Congressman Stephen F. Lynch, the top Democrat on the Federal Workforce Subcommittee, today introduced comprehensive legislation to reform the security clearance process by which the federal government determines whether an individual is eligible to access classified national security information. The Security Clearance Reform Act of 2014 (H.R. 4022) will better ensure that the security clearance process is defined by an efficient and high quality background check system, continuous federal oversight of issued security clearances, and maximum information-sharing between federal agencies and state and local law enforcement. H.R. 4022 is cosponsored by Rep. Elijah E. Cummings, Ranking Member of the House Oversight Committee.
The tragic shooting at the Washington Navy Yard in September of 2013 and other recent events involving government security clearances have again highlighted the need to implement comprehensive security clearance reform. As reported by the Washington Post, Navy Yard shooter Aaron Alexis applied for a security clearance in 2007 after enlisting as a full-time reservist in the U.S. Navy but without disclosing a 2004 arrest in Seattle, Washington, on a firearms-related offense. While USIS, the federal contractor responsible for performing Alexis’s background check, discovered this prior charge, Navy officials have stated that the precise nature of the Seattle arrest was not included in Alexis’s investigative file. Importantly, the background investigator was unable to obtain a copy of the police report from the Seattle Police Department and information available on the courts database did not include details of the arrest. As a result, Alexis was granted a security clearance in 2008. Despite additional arrests in Georgia and Texas in 2010, Alexis retained his security clearance following his discharge from the Navy in 2011 and worked as a defense contractor at military installations, including the Washington Navy Yard.
"The federal government's current background investigation process does not pick up events that arise in the interim period between a cleared individual's initial investigation and periodic reinvestigation, which in Alexis’s case would not have occurred until 2017," said Congressman Lynch. "A review of the Aaron Alexis case reveals significant lapses in our security clearance process, including a deficiency in the ability to get criminal history information from state and local jurisdictions and a lack of continuous evaluation of security clearances that have already been issued," said Congressman Lynch. "H.R. 4022 would implement a continuous evaluation and monitoring system across the federal government so that we can immediately identify and address significant red flags that arise in a security clearance holder’s background."
Most recently, the Department of Justice filed a breach of contract and false claims complaint against USIS, which handles almost 50% of background check investigations that the Office of Personnel Management assigns to contractors. According to the complaint, "beginning in at least March 2008 and continuing through at least September 2012, USIS management devised and executed a scheme to deliberately circumvent contractually required quality reviews of completed background investigations in order to increase the company’s revenues and profits." In particular, the Department of Justice alleges that then-USIS senior management directed and engaged in the practice of "dumping" or "flushing" of cases which were released to the Office of Personnel Management without the quality review required by its federal government contract. While falsely representing that the company had performed these reviews, USIS allegedly "dumped" or "flushed" at least 665,000 background investigations which constituted 40% of the total number of investigations conducted by the company during this 4-1/2 year period.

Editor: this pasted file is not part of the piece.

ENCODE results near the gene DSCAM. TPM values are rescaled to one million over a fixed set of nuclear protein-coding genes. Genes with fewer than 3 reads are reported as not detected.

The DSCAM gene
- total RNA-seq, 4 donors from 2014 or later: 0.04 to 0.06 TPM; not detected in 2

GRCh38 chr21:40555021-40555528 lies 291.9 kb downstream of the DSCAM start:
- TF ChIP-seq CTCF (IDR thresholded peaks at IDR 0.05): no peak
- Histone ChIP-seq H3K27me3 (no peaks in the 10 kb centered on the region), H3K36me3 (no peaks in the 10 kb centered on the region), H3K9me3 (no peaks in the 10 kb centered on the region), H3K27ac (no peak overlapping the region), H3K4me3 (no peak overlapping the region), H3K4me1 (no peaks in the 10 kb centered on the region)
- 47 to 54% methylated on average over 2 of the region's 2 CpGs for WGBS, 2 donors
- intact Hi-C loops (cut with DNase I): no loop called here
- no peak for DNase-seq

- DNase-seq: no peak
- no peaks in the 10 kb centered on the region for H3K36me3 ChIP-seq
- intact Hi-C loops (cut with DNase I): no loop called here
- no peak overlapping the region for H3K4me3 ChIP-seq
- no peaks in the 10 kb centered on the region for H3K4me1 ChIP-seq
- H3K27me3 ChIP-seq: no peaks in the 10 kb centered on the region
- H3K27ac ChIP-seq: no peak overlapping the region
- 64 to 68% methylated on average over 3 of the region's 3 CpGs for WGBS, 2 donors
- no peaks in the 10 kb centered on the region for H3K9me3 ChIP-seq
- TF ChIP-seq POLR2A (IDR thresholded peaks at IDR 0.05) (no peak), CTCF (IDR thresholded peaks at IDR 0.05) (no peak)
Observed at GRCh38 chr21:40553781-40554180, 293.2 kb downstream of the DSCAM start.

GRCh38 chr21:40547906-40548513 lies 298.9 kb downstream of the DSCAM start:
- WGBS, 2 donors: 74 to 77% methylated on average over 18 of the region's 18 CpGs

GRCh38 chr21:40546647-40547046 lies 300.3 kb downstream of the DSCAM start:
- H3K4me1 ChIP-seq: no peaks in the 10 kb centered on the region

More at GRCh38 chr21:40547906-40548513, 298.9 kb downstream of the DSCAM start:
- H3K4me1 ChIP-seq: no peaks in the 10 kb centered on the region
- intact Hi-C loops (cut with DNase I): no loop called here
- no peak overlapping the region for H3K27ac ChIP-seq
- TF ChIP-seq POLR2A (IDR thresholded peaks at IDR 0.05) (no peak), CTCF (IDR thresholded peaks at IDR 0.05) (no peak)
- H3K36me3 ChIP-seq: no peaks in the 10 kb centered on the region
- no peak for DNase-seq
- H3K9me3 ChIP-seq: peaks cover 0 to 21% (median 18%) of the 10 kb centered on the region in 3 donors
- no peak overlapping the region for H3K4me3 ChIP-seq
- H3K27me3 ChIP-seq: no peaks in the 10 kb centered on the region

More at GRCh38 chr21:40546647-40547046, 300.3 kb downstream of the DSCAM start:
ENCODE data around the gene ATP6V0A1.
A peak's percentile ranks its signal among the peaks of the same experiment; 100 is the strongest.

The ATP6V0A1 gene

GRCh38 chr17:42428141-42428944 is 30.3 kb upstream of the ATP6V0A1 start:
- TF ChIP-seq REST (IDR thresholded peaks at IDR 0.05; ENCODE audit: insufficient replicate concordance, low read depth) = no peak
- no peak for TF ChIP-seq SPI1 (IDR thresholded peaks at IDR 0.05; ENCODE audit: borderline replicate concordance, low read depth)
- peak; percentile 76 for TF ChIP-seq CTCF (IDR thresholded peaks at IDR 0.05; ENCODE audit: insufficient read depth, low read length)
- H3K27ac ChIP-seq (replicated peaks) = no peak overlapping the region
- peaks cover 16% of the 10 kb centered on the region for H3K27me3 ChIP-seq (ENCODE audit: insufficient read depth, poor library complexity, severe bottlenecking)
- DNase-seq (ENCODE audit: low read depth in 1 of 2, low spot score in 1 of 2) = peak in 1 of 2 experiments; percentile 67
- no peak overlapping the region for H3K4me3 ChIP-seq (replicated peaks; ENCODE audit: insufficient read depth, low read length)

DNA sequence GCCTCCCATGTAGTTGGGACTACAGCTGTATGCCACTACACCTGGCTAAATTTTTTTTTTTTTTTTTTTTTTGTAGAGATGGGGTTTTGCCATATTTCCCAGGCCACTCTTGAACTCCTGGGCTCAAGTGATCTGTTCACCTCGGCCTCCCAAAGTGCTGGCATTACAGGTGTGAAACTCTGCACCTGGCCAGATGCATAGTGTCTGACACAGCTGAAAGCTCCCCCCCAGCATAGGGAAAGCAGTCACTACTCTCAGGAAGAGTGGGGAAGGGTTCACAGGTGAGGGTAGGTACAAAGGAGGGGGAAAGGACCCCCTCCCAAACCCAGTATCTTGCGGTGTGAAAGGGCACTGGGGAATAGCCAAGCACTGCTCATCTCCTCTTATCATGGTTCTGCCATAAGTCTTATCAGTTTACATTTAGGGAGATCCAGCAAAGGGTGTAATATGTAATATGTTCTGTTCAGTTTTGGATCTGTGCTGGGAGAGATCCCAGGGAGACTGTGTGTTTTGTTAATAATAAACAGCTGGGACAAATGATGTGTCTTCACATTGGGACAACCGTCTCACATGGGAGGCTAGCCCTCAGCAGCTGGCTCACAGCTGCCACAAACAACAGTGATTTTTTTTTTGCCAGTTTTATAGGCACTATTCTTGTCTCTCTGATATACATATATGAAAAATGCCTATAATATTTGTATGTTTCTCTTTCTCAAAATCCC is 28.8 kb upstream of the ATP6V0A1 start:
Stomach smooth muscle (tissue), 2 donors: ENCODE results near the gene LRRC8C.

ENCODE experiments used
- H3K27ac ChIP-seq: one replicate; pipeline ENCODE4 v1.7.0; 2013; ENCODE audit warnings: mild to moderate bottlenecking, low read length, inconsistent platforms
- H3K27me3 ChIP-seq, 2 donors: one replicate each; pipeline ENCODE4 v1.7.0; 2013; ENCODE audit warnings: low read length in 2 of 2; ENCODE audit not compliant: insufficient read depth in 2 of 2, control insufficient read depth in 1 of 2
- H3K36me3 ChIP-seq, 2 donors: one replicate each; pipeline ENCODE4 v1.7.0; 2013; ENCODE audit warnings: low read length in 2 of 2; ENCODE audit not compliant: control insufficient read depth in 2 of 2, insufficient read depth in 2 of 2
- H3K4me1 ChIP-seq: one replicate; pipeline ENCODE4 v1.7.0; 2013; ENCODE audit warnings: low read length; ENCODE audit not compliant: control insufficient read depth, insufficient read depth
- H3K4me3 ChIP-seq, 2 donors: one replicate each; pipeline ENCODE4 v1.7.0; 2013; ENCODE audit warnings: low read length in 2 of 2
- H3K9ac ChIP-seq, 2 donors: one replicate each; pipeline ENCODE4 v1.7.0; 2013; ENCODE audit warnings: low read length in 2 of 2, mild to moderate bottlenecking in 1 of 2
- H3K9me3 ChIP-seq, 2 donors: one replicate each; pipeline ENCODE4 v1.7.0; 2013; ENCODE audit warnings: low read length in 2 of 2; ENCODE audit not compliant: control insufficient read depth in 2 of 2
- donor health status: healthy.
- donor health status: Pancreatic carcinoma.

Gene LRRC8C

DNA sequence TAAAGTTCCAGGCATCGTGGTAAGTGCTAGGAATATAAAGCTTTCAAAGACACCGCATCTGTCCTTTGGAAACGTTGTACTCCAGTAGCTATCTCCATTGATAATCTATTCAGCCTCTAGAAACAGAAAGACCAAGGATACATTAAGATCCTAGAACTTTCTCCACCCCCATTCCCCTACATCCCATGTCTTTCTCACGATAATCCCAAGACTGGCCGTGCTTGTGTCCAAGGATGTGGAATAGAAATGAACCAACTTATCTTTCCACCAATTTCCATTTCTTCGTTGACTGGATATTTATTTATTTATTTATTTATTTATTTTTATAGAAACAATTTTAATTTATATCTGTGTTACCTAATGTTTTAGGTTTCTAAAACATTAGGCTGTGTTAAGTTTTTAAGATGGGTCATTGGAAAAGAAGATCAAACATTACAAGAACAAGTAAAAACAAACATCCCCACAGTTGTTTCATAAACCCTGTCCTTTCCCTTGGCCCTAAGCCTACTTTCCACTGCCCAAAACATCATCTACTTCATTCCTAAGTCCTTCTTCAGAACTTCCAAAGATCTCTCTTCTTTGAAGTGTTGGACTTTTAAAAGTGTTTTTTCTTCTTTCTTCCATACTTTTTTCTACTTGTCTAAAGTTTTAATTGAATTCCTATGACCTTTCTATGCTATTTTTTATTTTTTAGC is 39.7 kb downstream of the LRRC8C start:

"In light of these allegations regarding extended waste, fraud, and abuse in security clearance contracting, it is imperative that we bring key background investigative work back into the federal government," said Congressman Lynch. "My legislation will ensure that federal employees, rather than outside contractors, perform critical investigative functions, including Top Secret Clearance level investigations."
In particular, the Security Clearance Reform Act of 2014 would require the President, within 6 months of enactment, to submit a strategic plan to Congress to improve security clearance and background investigation activities conducted by the federal government. Specifically, the plan must include the development of a continuous evaluation and monitoring system through which government agencies may access and receive real-time updates of critical information, including arrest records, currency transactions, and terrorist and criminal watch list reports, relevant to security clearance background investigations. In addition, the plan must contain guidance on improving information-sharing by state and local agencies with the federal government as well as proposed methods for streamlining and eliminating outdated manual investigative processes in favor of electronic and accessible investigative databases. Moreover, the plan must require the in-sourcing of key background investigative functions in order to ensure that only federal employees, rather than outside contractors, are conducting quality reviews of Top Secret-level investigations and subject interviews. H.R. 4022 would require implementation of this strategic plan within 1 year of its submission to Congress.
As Ranking Member of the Federal Workforce Subcommittee, Congressman Lynch will also participate in a hearing held by the Oversight and Government Reform Committee entitled "DC Navy Yard Shooting: Fixing the Security Clearance Process." The hearing is scheduled for February 11th at 10:00am in room 2154 of the Rayburn House Office Building in Washington, D.C.